Behind and beyond the fun there are some serious themes: totalitarianism, community, destruction of language, religious thinking and creation of orthodoxy, which are packed into a playful narrative with a gutsy and resourceful main character. Great fun!
This entire review has been hidden because of spoilers.
Profile Image for Alaina.
6,084 reviews215 followers
November 11, 2020
Ella Minnow Pea: A Novel in Letters was such a fun book to dive into. Not sure why this was never on my radar but I hope to find more books like it. So much was happening that made me laugh and smile.

Now my family has ALWAYS joked that English is my second language (even though it isn't). All I know is that I was a kid who made up my own pronunciations of words. If I didn't know how to say it.. well, just wait - I would say it in my own way. Of course that led to my family crying from laughing so hard but it still happens today.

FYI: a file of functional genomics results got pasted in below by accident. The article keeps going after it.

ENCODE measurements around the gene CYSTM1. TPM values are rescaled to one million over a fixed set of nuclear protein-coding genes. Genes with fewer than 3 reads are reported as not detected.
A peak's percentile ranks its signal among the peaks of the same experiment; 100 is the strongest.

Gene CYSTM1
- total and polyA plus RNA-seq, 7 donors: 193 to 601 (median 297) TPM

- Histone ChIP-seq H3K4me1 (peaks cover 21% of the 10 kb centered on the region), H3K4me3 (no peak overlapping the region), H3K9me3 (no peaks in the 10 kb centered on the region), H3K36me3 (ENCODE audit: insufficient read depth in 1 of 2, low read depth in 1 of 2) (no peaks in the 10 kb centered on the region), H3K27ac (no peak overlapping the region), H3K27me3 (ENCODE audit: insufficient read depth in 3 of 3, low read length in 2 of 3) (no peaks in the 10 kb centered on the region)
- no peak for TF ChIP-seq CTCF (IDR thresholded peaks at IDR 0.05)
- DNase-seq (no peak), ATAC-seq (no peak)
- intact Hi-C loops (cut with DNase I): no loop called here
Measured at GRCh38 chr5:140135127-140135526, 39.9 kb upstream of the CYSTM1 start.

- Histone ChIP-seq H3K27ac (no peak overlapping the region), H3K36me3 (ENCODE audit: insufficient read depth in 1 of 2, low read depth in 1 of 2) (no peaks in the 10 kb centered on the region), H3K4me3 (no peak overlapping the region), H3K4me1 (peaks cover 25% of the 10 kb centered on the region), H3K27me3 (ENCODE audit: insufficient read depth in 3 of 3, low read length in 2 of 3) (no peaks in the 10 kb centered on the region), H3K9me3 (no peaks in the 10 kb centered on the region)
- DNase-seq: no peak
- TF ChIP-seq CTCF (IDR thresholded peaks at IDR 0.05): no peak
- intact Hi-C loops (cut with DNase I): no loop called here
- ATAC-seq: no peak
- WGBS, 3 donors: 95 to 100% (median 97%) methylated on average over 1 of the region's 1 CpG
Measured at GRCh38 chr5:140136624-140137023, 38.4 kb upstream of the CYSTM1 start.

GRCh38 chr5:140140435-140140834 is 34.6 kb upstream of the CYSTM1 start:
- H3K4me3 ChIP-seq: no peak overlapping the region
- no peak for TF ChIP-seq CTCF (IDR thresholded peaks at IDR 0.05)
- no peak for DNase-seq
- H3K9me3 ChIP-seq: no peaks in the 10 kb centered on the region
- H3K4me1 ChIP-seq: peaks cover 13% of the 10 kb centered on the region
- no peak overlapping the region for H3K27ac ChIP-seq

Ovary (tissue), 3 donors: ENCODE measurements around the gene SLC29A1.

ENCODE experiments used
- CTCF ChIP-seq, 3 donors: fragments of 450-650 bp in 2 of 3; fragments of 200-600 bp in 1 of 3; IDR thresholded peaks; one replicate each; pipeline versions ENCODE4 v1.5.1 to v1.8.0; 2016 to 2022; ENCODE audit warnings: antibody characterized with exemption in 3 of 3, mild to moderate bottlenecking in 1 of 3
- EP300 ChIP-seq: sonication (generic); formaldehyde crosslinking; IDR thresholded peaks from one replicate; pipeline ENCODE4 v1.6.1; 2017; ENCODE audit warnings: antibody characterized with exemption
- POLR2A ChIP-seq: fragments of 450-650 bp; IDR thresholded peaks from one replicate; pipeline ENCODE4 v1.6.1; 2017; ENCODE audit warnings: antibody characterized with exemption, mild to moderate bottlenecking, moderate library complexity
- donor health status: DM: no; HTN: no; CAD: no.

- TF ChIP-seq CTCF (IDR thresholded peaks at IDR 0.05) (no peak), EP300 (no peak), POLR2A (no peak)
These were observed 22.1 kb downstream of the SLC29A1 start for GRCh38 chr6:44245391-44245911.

So, yeah, it was pretty easy for me like everything about this book.
Profile Image for Mike.
478 reviews370 followers
June 26, 2015
Ella Minnow Pea starts as a cute, light hearted book about a fictional country that idolizes Nevin Nollop, the man who discovered the pangram "The quick brown fox jumps over the lazy dogs." Written in the form of letters between townsfolk, the tale turns to fear as letters from Nollop's famous line begin falling off a statue erected to his honor. The Island Council decrees it is the will of Nollop (dead for nearly a century) for his people to no longer use those letters. Any one found using them would be punished up to exile.